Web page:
The House amended and gave second reading approval to H.4092, which relates to SMOKING PROHIBITIONS AND PUBLIC INSTITUTIONS OF HIGHER LEARNING. This legislation amends the Clean Indoor Air Act. Under this legislation smoking is prohibited in buildings, or portions of buildings, and the outside areas immediately contiguous to these buildings owned, leased, operated, or maintained by a public institution of higher learning that the governing board of the institution has designated as nonsmoking.
The House amended, approved, and sent to the Senate H.4739, a bill revising LIFEGUARD REQUIREMENTS FOR PUBLIC SWIMMING POOLS. The legislation replaces current requirements for lifeguards at state and local government pools that strictly tie lifeguard staffing requirements to pool size with new requirements that allow for more flexibility in that they also take into account the number of patrons using the pool.
The House amended, approved, and sent to the Senate H.4888, legislation which makes REVISIONS RELATING TO THE DEPARTMENT OF MOTOR VEHICLES. This legislation makes a variety of technical changes pertaining to the Department of Motor Vehicles. Among other things, this legislation updates numerous statutes to reflect that the Department of Motor Vehicles is no longer under the Department of Public Safety; and it repeals Title 56, Article 60, Chapter 3 relating to Shriners License Plates as there is another Shriners License Plate provided for in a different section.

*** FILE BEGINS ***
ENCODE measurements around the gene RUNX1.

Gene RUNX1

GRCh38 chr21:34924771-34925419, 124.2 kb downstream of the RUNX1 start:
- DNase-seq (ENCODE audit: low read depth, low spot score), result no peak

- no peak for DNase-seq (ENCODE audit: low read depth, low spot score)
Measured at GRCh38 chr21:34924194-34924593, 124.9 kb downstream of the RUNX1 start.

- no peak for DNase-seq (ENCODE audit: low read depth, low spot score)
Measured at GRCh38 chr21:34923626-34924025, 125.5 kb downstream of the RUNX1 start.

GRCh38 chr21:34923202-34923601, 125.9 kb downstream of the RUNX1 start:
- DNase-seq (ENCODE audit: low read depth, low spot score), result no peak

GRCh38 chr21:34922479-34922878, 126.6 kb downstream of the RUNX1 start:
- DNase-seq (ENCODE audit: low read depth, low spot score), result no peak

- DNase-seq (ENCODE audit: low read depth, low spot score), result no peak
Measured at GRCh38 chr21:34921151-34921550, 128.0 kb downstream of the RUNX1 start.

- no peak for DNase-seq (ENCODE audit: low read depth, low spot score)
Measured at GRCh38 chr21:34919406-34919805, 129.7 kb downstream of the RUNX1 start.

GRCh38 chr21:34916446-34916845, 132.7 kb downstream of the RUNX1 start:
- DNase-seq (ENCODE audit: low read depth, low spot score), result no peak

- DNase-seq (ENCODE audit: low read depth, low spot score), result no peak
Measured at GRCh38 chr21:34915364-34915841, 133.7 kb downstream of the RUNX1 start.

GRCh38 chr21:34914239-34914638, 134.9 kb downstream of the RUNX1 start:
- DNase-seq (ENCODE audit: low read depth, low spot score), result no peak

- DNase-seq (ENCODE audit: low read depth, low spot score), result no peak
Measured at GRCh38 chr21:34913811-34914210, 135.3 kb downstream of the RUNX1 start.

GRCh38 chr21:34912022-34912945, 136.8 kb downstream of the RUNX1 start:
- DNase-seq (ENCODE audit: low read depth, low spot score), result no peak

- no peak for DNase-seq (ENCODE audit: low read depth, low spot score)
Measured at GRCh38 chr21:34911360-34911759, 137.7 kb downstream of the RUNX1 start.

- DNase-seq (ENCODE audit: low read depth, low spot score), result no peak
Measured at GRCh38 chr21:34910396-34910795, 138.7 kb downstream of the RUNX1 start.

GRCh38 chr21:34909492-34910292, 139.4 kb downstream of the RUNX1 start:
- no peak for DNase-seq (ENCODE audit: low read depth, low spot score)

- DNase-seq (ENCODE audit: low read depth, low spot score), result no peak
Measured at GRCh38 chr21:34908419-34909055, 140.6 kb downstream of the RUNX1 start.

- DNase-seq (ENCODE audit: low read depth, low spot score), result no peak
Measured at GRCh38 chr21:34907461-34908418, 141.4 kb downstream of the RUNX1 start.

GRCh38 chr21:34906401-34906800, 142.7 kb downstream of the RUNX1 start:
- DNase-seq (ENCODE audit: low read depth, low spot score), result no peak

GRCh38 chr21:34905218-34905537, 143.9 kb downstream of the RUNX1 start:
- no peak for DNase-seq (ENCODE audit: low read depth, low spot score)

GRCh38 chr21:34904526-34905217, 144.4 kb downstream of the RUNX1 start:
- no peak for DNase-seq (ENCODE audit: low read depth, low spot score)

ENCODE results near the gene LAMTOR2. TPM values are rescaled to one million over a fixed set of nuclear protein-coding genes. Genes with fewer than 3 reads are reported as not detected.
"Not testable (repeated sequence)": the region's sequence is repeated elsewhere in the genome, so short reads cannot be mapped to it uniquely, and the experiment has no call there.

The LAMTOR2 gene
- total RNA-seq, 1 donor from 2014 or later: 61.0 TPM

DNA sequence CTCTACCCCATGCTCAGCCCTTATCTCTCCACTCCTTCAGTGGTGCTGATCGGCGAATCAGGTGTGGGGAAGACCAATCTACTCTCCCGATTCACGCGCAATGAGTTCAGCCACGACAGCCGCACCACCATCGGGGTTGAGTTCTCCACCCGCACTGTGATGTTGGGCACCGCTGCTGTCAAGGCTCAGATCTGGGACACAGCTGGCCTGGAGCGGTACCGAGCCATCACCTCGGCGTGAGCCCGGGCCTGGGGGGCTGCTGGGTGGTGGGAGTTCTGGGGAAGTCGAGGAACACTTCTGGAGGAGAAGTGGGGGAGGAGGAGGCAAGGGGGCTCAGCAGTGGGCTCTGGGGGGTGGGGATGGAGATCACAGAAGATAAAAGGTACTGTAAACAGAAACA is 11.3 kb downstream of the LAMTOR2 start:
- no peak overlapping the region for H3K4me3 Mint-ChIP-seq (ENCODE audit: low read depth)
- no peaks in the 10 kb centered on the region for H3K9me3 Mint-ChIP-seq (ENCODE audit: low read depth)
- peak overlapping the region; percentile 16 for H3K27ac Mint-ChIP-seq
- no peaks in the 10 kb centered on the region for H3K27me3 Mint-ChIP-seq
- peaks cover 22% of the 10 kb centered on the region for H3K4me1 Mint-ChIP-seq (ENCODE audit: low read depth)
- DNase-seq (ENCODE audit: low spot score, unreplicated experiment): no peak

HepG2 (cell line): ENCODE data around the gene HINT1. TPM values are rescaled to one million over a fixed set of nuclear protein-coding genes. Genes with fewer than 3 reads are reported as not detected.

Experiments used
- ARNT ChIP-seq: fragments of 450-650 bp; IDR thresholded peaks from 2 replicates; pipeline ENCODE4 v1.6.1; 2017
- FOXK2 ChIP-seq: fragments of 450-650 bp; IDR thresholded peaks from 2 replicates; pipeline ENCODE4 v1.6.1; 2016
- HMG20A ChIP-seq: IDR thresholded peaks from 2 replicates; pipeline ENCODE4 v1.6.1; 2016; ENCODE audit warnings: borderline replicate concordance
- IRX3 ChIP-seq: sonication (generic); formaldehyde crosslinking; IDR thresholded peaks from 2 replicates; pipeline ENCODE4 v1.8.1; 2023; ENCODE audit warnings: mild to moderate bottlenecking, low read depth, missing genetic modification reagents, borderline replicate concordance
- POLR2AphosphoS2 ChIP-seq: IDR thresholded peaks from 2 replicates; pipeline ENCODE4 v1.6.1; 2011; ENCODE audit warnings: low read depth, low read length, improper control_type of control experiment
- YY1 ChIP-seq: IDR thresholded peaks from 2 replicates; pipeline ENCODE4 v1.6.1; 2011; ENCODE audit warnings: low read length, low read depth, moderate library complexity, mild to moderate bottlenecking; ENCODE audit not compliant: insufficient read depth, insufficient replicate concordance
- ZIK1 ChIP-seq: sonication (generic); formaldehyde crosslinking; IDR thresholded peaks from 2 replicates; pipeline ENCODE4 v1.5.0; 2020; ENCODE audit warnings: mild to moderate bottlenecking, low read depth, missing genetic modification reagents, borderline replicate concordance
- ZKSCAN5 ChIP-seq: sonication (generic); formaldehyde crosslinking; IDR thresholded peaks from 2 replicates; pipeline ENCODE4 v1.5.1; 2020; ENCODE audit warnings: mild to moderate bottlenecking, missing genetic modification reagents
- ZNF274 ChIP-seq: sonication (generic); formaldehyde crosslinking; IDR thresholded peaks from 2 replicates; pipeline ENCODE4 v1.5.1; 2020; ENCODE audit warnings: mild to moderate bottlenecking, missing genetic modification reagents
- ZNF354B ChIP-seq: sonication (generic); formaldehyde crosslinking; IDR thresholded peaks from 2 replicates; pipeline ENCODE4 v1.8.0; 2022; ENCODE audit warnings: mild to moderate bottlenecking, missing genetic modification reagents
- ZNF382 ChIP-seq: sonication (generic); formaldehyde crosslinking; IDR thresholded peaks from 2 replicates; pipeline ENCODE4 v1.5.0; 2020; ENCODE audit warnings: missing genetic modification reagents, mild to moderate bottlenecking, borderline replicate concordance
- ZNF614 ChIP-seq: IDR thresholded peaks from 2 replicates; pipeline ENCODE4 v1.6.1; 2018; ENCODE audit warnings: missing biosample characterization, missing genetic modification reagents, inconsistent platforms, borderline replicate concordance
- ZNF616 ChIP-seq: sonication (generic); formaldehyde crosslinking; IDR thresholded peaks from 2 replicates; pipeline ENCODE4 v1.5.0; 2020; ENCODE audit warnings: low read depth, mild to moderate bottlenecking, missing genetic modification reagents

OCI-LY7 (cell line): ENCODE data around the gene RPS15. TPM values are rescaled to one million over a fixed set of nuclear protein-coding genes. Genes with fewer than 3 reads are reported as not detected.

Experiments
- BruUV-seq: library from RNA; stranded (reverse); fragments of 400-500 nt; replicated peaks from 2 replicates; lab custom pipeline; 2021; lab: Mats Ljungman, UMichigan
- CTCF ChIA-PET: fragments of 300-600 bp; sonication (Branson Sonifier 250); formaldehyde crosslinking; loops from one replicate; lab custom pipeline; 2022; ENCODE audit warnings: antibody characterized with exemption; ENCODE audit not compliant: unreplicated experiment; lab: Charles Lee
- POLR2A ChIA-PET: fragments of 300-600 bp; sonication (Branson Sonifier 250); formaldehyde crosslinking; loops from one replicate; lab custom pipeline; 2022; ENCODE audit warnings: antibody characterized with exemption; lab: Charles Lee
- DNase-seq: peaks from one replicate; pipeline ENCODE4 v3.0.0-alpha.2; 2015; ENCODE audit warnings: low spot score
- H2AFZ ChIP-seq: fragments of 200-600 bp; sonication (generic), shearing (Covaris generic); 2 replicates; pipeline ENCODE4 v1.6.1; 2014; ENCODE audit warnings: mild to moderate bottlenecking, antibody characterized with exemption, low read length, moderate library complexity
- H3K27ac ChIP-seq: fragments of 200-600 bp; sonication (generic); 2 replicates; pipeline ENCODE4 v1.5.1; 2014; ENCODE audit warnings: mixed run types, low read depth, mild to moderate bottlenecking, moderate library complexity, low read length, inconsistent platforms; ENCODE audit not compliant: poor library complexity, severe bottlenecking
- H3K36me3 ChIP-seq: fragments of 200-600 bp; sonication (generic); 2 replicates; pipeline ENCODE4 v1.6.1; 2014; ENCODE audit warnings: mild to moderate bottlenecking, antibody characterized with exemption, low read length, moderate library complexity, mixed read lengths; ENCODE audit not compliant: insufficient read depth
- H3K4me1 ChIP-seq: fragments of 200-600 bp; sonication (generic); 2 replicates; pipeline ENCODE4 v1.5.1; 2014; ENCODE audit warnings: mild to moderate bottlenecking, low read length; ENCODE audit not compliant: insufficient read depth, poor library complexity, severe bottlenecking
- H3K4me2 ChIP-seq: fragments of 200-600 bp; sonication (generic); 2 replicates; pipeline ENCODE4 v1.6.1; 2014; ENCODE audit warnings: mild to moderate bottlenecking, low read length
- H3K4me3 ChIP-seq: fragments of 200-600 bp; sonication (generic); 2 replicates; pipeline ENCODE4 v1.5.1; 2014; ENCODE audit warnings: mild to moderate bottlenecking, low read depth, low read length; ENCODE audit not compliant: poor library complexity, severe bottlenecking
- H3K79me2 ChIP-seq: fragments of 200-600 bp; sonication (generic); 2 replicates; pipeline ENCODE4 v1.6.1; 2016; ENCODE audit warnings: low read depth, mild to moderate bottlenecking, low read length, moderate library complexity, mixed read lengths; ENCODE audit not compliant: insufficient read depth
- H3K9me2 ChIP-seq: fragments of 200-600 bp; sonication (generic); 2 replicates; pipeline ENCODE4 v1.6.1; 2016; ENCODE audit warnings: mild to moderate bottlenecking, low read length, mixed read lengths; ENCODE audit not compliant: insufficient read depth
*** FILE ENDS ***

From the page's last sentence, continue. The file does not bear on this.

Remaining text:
The House approved and sent to the Senate H.4703, a concurrent resolution affirming the AUTHORITY OF THE STATE OF SOUTH CAROLINA IN DETERMINING APPROPRIATE ACTIVITIES AND USES OF RESOURCES IN STATE CONTROLLED WATERS, regardless of any Coastal and Marine Spatial Plans created pursuant to the National Oceans Policy, and recognizing the critical role states and all ocean user groups must play in the creation of any Coastal and Marine Spatial Plans pursuant to the National Oceans Policy in federally controlled waters.
The House approved and sent to the Senate H.4654, a bill relating to the APPLICATION OF THE POLLUTION CONTROL ACT which regulates the discharge of sewage, industrial waste, and other pollutants through permitting programs at the Department of Health and Environmental Control.
The House approved S.1301, a bill relating to the EXPANSION OF THE ELECTED GOVERNING BODY OF CERTAIN PUBLIC SERVICE DISTRICTS. This bill establishes the manner and procedures by which an elected governing body of a public service district located wholly in one county which provides water, sewer, or fire service within its service area may be enlarged by additional members in order to ensure a representative governing body above a size of three.